Co-author: Alta De Vos
I have a big problem: I am hungry.
So go out and grab something to eat. What’s the big deal?
Well, I’m a Cape fur seal and, for starters, my meal is more than 60 kilometres away. But the real cruncher is that I have to run the gauntlet of very big and hungry sharks to get to it. What do I do?
A lot of our research at Seal Island in False Bay, South Africa, has focused on the shark side of the predator–prey relationship. We know that every year at the start of winter, white sharks show up in large numbers to prey on Cape fur seals (here). And we know that more than 80% of the attacks are on seal pups and most of them take place at sunrise, within 400 metres of the south side of the island.
We also know that as apex predators, white sharks are expected to play a key role in the ocean’s ecosystem structure, functioning and resilience. Generally speaking, they do this in two very important, but different ways: firstly, through active predation they can reduce prey densities; and secondly, through the threat of predation they can influence the behaviour of their prey.
So, what impact are the white sharks having on Cape fur seals at Seal Island?
Our research suggests that even though the highest predation rate on seals observed anywhere in the world is recorded at Seal Island (up to 36 in a single day), predation is unlikely to be the primary reason for seal density being controlled here. Because space is limited, hundreds to thousands of seal pups are washed off the island every year and they drown because they are not good swimmers when they are born. In fact, there has been little change in the size of the seal population over the past 60 years.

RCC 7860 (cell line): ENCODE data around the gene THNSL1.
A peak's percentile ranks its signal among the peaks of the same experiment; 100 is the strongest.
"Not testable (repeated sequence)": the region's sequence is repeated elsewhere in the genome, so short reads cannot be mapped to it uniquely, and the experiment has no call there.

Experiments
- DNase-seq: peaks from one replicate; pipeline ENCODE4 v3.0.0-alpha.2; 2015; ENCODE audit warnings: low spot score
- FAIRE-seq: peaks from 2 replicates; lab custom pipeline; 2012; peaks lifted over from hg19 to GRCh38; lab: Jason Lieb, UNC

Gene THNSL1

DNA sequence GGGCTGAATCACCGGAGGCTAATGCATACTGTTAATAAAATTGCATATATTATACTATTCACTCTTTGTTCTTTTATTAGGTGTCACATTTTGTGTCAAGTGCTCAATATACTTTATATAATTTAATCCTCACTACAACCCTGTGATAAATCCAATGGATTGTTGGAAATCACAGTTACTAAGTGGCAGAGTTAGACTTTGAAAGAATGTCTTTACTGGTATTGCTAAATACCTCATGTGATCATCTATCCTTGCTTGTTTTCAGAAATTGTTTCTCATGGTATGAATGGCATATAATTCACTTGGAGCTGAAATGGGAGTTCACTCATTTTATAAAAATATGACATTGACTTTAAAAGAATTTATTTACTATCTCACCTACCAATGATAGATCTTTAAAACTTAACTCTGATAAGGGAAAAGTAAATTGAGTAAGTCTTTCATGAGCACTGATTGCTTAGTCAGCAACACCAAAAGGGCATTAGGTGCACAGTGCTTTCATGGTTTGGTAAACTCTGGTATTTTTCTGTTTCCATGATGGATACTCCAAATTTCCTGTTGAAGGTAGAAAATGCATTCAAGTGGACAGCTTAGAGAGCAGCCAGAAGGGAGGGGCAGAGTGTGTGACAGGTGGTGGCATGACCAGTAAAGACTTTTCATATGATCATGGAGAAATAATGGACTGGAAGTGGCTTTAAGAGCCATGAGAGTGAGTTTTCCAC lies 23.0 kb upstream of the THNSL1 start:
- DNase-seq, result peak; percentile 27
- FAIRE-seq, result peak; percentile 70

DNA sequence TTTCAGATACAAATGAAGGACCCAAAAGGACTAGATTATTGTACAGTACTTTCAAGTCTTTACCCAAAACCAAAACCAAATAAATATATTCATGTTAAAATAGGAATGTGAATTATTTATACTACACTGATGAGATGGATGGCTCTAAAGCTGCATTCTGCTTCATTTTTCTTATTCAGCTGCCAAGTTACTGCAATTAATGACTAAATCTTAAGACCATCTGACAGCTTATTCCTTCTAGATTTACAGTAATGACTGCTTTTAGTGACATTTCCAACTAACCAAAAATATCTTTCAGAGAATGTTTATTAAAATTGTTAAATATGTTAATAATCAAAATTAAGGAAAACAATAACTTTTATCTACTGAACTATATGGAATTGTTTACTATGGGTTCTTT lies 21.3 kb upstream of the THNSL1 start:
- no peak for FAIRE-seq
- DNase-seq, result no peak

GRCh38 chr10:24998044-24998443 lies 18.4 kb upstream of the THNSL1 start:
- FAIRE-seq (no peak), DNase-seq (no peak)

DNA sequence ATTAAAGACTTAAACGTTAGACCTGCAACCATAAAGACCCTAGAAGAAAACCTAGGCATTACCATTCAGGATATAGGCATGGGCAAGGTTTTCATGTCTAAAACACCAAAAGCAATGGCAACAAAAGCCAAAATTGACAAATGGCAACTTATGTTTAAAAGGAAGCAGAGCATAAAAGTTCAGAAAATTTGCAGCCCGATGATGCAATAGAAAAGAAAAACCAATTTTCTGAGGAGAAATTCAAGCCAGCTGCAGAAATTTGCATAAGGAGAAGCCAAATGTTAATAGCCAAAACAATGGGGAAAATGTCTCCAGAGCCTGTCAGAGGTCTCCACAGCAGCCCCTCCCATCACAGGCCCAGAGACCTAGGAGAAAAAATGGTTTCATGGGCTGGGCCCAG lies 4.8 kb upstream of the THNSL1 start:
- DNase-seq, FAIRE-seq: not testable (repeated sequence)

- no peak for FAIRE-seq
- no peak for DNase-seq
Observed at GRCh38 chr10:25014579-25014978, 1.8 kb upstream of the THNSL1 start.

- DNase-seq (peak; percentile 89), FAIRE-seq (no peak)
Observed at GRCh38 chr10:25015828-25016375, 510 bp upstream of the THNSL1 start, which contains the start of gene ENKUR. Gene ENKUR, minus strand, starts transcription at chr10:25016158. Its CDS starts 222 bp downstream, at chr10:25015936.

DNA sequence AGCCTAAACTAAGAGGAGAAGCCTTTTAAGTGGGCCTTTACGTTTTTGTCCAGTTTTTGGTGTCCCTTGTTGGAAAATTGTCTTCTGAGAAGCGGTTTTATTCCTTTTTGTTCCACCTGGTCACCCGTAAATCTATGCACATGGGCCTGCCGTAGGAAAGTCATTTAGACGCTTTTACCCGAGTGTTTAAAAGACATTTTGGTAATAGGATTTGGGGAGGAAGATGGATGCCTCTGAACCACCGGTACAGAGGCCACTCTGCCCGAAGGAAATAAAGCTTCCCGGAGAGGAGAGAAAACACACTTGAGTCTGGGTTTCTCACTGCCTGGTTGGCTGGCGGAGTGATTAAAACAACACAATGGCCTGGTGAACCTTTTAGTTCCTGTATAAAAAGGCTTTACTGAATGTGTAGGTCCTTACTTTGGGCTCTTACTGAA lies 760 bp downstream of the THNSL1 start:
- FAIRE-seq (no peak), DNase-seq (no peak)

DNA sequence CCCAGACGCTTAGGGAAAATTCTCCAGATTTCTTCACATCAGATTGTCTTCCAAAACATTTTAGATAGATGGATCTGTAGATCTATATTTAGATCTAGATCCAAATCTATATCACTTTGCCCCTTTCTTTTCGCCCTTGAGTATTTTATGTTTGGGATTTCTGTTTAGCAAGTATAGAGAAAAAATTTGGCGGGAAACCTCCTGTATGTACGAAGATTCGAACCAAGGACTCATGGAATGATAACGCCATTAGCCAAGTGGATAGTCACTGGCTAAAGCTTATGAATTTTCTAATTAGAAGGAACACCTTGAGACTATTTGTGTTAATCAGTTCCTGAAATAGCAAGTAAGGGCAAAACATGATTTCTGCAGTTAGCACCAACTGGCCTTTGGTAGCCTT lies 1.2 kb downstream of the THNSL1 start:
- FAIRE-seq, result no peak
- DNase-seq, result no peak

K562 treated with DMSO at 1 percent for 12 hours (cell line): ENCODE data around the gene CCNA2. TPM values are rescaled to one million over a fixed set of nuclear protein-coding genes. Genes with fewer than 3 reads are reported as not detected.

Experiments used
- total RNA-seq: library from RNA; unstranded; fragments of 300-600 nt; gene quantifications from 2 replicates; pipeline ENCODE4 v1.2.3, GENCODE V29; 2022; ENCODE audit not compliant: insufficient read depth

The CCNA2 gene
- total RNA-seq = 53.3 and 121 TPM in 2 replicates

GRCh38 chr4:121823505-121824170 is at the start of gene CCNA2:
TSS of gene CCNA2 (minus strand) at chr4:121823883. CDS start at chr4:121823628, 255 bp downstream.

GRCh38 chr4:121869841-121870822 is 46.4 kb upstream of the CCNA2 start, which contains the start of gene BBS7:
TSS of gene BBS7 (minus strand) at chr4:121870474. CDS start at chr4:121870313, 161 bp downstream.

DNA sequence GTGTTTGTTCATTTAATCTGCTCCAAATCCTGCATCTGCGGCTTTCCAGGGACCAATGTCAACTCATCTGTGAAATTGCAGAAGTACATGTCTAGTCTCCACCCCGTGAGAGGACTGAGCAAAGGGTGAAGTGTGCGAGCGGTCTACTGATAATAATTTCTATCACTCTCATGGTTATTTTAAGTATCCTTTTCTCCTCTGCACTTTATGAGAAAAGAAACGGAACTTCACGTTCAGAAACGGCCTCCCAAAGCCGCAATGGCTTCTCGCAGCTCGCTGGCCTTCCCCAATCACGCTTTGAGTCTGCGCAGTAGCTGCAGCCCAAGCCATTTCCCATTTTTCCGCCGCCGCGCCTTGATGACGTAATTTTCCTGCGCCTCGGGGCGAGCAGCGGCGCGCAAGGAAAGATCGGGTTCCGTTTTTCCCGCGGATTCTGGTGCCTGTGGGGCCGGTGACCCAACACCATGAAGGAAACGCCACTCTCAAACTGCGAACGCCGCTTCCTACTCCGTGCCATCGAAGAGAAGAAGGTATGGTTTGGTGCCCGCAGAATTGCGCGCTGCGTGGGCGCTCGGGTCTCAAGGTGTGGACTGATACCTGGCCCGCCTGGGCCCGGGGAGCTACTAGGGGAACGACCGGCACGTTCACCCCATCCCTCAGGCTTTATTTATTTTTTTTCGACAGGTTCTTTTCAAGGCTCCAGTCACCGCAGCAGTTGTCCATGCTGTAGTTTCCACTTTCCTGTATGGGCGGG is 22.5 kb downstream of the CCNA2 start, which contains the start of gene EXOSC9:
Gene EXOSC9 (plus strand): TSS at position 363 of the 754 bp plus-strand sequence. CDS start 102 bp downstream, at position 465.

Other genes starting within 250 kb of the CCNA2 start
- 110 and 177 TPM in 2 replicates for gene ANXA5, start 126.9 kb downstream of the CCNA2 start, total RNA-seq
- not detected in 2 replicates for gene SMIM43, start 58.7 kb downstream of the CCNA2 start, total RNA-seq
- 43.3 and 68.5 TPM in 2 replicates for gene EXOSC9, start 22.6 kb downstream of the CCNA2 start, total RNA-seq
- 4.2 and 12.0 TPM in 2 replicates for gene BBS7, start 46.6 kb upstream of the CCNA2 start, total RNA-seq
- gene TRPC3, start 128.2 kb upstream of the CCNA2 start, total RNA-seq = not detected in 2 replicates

We have, however, identified another very important impact that white sharks have on seals. We studied two populations: the one at Seal Island, where there is a high white shark presence and associated risk of being attacked, and one at Egg Island, a small breeding colony on the west coast of South Africa with no notable predation risk from white sharks. To understand how white sharks influence seals, we tagged and tracked seals at both islands and observed the differences in behaviour between them.
One of the most interesting discoveries was the change in behaviour of seal pups when they were exposed to white sharks. Sharks arrive at the island just as the young-of-the-year start leaving on their first ‘practice’ foraging trips. The pups are pretty naive at this point, but our research results suggest that they wise up pretty quickly. At Seal Island, tagged pups initially left and returned at all hours of the day. By the end of the high-risk season, however, they completely avoided leaving from and returning to the island at the most perilous time, the hours after sunrise. At Egg Island, where there was no noticeable predation risk, no such temporal shift was evident. Thus, it seems that exposure to predators is a primary driver of behaviour change.
De Vos A, O’Riain MJ, Meÿer MA, Kotze PGH, Kock AA. 2015. Behavior of Cape fur seals (Arctocephalus pusillus pusillus) in response to spatial variation in white shark (Carcharodon carcharias) predation risk. Marine Mammal Science. 31(3): 1234–1251.
De Vos A, O’Riain MJ, Meÿer MA, Kotze PGH Kock AA. 2015. Behavior of Cape fur seals (Arctocephalus pusillus pusillus) in relation to temporal variation in predation risk by white sharks (Carcharodon carcharias) at a seal rookery in False Bay, South Africa. Marine Mammal Science. 31(3): 1118–1131.